Human studies have demonstrated a correlation between noncoding polymorphisms of “the pain protective” haplotype in the GCH1 gene that encodes for GTP cyclohydrolase I (GTPCH1)—which leads to reduced tetrahydrobiopterin (BH4) production in cell systems—and a diminished perception of experimental and clinical pain. Here, we investigate whether heterozygous mutations in the GCH1 gene which lead to a profound BH4 reduction in patients with dopa-responsive dystonia (DRD) have any effect on pain sensitivity. The study includes an investigation of GCH1-associated biomarkers and pain sensitivity in a cohort of 22 patients with DRD and 36 controls. The patients with DRD had, when compared with controls, significantly reduced levels of BH4, neopterin, biopterin, and GTPCH1 in their urine, blood, or cytokine-stimulated fibroblasts, but their pain response with respect to non-painful stimulation, (acute) stimulus-evoked pain, or pain response after capsaicin-induced sensitization was not significantly different. A family-specific cohort of 11 patients with DRD and 11 controls were included in this study. The patients with DRD were heterozygous for the pain protective haplotype in cis with the GCH1 disease-causing mutation, c.899T>C. No effect on pain perception was observed for this combined haplotype. In conclusion, a reduced concentration of BH4 is not sufficient to alter ongoing pain sensitivity or evoked pain responses.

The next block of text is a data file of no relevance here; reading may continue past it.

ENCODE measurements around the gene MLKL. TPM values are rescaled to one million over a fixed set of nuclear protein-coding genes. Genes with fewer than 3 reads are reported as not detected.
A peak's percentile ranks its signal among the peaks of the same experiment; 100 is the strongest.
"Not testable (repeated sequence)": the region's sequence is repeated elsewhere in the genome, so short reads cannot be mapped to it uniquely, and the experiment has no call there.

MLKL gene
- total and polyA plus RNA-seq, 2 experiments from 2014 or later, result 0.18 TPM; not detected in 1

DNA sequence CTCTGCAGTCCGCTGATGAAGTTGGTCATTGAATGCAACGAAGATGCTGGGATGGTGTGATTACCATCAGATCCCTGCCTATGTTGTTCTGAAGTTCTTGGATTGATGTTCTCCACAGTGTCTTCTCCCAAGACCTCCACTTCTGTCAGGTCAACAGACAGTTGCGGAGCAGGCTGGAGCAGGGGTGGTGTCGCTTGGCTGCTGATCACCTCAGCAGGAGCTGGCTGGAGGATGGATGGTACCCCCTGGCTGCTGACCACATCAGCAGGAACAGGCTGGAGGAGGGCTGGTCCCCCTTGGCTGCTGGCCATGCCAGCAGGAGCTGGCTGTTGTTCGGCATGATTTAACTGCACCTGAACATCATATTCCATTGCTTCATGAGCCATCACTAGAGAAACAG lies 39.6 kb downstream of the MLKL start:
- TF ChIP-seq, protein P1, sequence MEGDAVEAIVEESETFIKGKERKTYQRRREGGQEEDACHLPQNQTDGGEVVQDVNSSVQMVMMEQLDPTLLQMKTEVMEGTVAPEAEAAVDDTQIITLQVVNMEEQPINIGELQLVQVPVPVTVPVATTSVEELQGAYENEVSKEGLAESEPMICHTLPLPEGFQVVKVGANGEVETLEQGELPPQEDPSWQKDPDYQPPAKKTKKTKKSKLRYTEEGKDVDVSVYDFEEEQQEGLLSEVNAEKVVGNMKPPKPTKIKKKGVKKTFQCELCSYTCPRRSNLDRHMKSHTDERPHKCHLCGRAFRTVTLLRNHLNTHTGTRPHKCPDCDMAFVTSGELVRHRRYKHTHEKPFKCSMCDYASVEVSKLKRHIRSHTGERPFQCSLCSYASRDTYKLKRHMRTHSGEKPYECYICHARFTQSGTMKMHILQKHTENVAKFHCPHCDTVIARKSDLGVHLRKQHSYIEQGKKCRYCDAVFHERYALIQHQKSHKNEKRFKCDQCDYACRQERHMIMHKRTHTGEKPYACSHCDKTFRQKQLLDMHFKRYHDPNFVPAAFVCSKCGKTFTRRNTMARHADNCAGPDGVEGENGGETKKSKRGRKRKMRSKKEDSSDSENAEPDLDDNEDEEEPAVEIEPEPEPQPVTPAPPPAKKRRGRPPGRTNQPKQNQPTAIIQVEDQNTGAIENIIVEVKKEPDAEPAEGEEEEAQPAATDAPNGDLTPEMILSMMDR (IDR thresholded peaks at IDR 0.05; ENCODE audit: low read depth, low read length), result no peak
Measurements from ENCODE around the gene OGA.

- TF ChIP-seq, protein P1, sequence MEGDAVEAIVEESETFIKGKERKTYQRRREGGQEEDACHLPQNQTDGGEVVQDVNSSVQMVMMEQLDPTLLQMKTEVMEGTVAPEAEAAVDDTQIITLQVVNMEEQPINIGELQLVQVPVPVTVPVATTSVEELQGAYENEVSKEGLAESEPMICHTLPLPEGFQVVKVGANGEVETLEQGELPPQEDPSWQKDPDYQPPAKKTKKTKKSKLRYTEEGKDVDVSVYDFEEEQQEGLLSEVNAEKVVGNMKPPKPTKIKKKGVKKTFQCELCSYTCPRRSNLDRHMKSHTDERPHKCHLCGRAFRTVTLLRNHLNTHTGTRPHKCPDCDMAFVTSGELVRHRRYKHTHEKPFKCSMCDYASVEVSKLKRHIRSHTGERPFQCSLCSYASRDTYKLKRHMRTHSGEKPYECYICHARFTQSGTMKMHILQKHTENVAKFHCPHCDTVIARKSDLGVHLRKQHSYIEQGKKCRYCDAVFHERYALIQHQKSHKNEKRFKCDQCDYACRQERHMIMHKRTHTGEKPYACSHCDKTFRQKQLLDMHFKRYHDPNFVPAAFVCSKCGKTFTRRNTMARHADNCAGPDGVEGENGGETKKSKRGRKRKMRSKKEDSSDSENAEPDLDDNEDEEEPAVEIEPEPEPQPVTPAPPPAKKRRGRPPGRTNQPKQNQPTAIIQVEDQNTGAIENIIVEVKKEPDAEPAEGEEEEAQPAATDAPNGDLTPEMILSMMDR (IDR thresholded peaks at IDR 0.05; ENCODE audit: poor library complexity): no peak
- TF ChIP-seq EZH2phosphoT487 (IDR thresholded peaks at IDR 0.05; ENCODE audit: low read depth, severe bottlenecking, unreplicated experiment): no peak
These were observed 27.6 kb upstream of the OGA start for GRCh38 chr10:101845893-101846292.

Reduced concentration of BH4 in patients with dopa-responsive dystonia, because of GCH1 mutations, is not sufficient to alter ongoing pain sensitivity or evoked pain responses.
aApplied Human Molecular Genetics, Clinical Genetic Clinic, Kennedy Center, Copenhagen University Hospital, Rigshospitalet, Glostrup, Denmark
bDepartment of Drug Design and Pharmacology, Faculty of Health and Medical Sciences, University of Copenhagen, Copenhagen Ø, Denmark
cDepartment of Neurology, Danish Pain Research Center, Aarhus University Hospital, Århus, Denmark
dDepartment of Neurology, Aarhus University Hospital, Århus, Denmark
eDepartment of Biology, Section of Ecology and Evolution, University of Copenhagen, Copenhagen Ø, Denmark
fDepartment of Veterinary and Animal Sciences, Faculty of Health and Medical Sciences, University of Copenhagen, Frederiksberg C, Denmark
gDepartment of Science and Environment, Roskilde University, Roskilde, Denmark
Corresponding author. Address: Applied Human Molecular Genetics, Kennedy Center, Clinical Genetic Clinic, Copenhagen University Hospital, Rigshospitalet, Gl. Landevej 7, Glostrup 2600, Denmark. Tel.: +4543260100; fax: +4543431130. E-mail address: email@example.com (L.B. Møller).
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Received July 25, 2017
Received in revised form January 19, 2018
Accepted January 29, 2018